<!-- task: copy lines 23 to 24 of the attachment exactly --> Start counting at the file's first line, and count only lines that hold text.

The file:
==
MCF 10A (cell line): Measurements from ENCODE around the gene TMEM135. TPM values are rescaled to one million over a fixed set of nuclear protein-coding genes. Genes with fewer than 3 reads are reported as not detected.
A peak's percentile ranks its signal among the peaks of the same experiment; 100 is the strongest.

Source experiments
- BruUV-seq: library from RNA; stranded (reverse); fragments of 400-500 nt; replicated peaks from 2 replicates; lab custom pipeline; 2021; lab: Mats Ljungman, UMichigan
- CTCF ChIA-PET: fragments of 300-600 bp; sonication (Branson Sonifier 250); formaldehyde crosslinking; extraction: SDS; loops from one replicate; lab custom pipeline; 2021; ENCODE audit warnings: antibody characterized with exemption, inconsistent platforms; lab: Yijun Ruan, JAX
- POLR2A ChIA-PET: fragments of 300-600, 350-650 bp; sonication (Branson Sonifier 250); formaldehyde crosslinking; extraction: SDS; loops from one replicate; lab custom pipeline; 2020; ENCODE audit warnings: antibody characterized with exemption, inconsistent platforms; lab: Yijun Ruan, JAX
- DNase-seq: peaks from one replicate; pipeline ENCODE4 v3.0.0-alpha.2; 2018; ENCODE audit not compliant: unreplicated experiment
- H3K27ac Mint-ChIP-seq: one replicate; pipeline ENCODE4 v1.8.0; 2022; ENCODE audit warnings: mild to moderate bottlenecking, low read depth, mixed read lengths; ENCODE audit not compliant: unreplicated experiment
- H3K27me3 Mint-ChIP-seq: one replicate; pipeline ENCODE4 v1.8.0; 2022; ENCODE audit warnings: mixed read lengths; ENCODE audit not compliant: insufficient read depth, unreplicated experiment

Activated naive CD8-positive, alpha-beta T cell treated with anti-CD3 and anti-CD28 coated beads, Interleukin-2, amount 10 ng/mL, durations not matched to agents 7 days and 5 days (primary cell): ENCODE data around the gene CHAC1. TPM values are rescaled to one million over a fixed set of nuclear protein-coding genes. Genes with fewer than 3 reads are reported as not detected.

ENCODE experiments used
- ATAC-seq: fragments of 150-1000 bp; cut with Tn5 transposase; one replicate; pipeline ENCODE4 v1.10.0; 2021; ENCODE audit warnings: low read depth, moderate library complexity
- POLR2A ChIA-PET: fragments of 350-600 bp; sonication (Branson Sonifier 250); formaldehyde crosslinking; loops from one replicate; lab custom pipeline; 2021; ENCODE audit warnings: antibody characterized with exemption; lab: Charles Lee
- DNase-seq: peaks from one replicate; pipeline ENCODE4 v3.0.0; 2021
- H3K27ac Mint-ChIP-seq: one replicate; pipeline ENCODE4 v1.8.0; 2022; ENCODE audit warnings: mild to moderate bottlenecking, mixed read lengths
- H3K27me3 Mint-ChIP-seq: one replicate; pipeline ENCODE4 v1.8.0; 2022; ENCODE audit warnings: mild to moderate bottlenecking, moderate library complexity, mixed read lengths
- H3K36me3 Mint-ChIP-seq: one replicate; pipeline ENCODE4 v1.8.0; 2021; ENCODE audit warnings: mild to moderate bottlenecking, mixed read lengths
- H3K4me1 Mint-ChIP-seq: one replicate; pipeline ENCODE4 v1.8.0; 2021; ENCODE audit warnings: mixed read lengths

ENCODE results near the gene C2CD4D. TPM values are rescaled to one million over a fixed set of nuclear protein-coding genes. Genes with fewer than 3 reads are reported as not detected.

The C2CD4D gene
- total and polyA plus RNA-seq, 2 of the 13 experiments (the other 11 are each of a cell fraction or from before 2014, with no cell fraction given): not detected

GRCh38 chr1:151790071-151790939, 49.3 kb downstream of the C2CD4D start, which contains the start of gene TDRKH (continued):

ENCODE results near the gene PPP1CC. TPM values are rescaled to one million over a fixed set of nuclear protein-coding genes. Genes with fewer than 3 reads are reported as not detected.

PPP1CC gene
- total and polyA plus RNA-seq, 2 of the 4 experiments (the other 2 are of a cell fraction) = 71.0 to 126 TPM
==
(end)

ENCODE results near the gene PPP1CC. TPM values are rescaled to one million over a fixed set of nuclear protein-coding genes. Genes with fewer than 3 reads are reported as not detected.

PPP1CC gene